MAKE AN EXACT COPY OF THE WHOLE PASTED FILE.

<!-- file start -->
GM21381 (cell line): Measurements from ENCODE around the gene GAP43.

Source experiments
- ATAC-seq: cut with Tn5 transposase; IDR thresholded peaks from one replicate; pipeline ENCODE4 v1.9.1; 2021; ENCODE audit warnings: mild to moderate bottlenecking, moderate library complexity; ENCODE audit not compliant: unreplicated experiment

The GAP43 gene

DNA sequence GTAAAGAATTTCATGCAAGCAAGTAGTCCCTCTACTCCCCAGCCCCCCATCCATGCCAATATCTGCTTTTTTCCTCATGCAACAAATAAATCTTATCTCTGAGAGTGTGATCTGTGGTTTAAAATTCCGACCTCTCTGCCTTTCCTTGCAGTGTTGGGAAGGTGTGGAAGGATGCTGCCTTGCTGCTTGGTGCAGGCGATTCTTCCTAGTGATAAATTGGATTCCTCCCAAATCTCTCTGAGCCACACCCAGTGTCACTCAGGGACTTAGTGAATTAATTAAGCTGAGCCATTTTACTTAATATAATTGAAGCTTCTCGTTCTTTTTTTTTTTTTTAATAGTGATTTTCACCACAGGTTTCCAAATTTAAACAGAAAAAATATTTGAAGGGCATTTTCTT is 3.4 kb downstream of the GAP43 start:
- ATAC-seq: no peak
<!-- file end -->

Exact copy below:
GM21381 (cell line): Measurements from ENCODE around the gene GAP43.

Source experiments
- ATAC-seq: cut with Tn5 transposase; IDR thresholded peaks from one replicate; pipeline ENCODE4 v1.9.1; 2021; ENCODE audit warnings: mild to moderate bottlenecking, moderate library complexity; ENCODE audit not compliant: unreplicated experiment

The GAP43 gene

DNA sequence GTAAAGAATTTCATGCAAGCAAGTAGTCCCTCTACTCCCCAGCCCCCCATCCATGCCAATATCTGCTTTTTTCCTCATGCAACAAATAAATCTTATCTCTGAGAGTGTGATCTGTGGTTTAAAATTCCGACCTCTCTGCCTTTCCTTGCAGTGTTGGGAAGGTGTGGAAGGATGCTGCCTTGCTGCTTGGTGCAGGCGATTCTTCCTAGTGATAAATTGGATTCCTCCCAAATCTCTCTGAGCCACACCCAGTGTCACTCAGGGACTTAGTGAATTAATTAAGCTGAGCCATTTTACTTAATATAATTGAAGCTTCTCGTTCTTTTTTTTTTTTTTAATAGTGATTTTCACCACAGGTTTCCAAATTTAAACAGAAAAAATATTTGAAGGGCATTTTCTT is 3.4 kb downstream of the GAP43 start:
- ATAC-seq: no peak